[Show abstract] [Hide abstract] ABSTRACT: Generally, Trypanosoma cruzi infection in human is persistent and tends to chronicity, suggesting that the parasite evade the immune surveillance by down regulating the intracellular antigen processing routes. Within the MHC class I pathway, the majority of antigenic peptides are generated by the proteasome. However, upon IFN-γ stimulation, the catalytic constitutive subunits of the proteasome are replaced by the subunits β1i/LMP2, β2i/MECL-1 and β5i/LMP7 to form the immunoproteasome. In this scenario, we analyzed whether the expression and activity of the constitutive and the immunoproteasome as well as the expression of other components of the MHC class I pathway are altered during the infection of HeLa cells with T. cruzi. By RT-PCR and two-dimensional gel electrophoresis analysis, we showed that the expression and composition of the constitutive proteasome is not affected by the parasite. In contrast, the biosynthesis of the β1i, β2i, β5i immunosubunits, PA28β, TAP1 and the MHC class I molecule as well as the proteasomal proteolytic activities were down-regulated in infected-IFN-γ-treated cell cultures. Taken together, our results provide evidence that the protozoan T. cruzi specifically modulates its infection through an unknown posttranscriptional mechanism that inhibits the expression of the MHC class I pathway components.
    Full-text · Article · Apr 2014 · PLoS ONE
    • "It is not clear whether the upregulation of immunoproteasome levels reflects a compensatory and homeostatic effect after initial downregulation during bortezomib resistance development. Importantly, increased β5i expression can drive incorporation of immunoproteasome subunits into prototypic immunoproteasomes [32] or facilitate assembly in hybrid types of proteasomes (β1 + β2 + β5i and β1i + β2 + β5i) [33]. Conceivably, these hybrid forms could compensate for impaired catalytic activity of constitutive proteasomes assembled with a mutated β5-subunit. "
    [Show abstract] [Hide abstract] ABSTRACT: Despite encouraging results with the proteasome inhibitor bortezomib in the treatment of hematologic malignancies, emergence of resistance can limit its efficacy, hence calling for novel strategies to overcome bortezomib-resistance. We previously showed that bortezomib-resistant human leukemia cell lines expressed significantly lower levels of immunoproteasome at the expense of constitutive proteasomes, which harbored point mutations in exon 2 of the PSMB5 gene encoding the beta5 subunit. Here we investigated whether up-regulation of immunoproteasomes by exposure to interferon-gamma restores sensitivity to bortezomib in myeloma and leukemia cell lines with acquired resistance to bortezomib. RPMI-8226 myeloma, THP1 monocytic/macrophage and CCRF-CEM (T) parental cells and sub lines with acquired resistance to bortezomib were exposed to Interferon-gamma for 24-48h where after the effects on proteasome subunit expression and activity were measured, next to sensitivity measurements to proteasome inhibitors bortezomib, carfilzomib, and the immunoproteasome selective inhibitor ONX 0914. At last, siRNA knockdown experiments of beta5i and beta1i were performed to identify the contribution of these subunits to sensitivity to proteasome inhibition. Statistical significance of the differences were determined using the Mann-Whitney U test. Interferon-gamma exposure markedly increased immunoproteasome subunit mRNA to a significantly higher level in bortezomib-resistant cells (up to 30-fold, 10-fold, and 6-fold, in beta1i, beta5i, and beta2i, respectively) than in parental cells. These increases were paralleled by elevated immunoproteasome protein levels and catalytic activity, as well as HLA class-I. Moreover, interferon-gamma exposure reinforced sensitization of bortezomib-resistant tumor cells to bortezomib and carfilzomib, but most prominently to ONX 0914, as confirmed by cell growth inhibition studies, proteasome inhibitor-induced apoptosis, activation of PARP cleavage and accumulation of polyubiquitinated proteins. This sensitization was abrogated by siRNA silencing of beta5i but not by beta1i silencing, prior to pulse exposure to interferon-gamma. Downregulation of beta5i subunit expression is a major determinant in acquisition of bortezomib-resistance and enhancement of its proteasomal assembly after induction by interferon-gamma facilitates restoration of sensitivity in bortezomib-resistant leukemia cells towards bortezomib and next generation (immuno) proteasome inhibitors.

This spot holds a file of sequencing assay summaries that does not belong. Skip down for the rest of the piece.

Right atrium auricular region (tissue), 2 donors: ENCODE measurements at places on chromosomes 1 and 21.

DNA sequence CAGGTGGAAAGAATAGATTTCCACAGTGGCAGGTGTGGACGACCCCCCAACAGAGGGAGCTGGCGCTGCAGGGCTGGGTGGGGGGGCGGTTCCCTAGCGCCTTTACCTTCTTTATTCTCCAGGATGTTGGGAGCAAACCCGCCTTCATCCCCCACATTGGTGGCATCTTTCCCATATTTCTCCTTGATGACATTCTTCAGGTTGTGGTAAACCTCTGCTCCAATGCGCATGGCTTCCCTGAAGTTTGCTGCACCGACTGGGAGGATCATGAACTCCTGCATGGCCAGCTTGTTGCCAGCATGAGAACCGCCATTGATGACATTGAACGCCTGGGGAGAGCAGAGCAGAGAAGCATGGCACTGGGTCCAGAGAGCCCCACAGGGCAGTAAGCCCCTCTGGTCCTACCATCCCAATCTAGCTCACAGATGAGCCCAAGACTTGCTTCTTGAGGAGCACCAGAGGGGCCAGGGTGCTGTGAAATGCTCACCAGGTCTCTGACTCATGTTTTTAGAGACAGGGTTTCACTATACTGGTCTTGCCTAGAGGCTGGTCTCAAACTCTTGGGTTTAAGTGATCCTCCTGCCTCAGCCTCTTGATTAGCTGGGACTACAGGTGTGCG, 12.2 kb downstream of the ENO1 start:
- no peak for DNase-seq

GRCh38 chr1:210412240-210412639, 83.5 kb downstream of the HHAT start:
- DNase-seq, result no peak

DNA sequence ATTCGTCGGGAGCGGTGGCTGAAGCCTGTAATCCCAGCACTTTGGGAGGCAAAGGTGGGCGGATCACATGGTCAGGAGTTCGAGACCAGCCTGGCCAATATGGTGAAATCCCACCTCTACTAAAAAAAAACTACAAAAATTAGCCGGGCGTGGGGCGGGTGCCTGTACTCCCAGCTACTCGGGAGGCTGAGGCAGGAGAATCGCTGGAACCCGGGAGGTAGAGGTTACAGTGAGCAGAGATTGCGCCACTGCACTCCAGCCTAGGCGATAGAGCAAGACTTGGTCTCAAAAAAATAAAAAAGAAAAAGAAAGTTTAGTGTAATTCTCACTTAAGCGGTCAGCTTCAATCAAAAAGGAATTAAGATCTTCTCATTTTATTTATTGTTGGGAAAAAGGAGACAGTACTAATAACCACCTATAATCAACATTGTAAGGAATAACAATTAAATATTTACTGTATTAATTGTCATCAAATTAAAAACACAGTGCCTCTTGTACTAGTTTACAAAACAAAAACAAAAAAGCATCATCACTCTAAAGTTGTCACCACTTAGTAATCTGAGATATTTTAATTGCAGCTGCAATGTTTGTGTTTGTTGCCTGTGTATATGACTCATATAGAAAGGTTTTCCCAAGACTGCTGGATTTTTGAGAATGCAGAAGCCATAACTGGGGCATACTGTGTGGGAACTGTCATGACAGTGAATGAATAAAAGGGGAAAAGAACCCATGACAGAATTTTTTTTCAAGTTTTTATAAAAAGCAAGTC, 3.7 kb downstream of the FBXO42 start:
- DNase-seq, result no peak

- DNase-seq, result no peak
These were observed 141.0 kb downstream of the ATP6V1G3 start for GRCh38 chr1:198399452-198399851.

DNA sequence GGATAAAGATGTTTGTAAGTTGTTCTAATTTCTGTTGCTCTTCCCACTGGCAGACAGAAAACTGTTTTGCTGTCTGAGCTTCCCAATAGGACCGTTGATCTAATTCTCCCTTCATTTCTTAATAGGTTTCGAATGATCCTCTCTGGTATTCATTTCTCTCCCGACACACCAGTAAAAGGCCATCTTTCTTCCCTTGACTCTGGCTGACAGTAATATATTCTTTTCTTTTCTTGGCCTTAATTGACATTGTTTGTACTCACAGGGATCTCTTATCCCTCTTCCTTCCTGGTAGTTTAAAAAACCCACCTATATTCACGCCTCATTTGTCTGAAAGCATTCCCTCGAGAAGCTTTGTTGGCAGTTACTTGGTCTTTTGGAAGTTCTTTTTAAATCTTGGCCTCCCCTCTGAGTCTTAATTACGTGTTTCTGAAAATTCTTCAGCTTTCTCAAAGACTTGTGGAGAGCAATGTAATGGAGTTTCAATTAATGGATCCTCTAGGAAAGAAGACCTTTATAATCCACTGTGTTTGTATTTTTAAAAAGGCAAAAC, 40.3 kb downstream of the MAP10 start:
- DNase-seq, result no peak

Preview · Article · Jan 2014 · Journal of Hematology & Oncology
Show more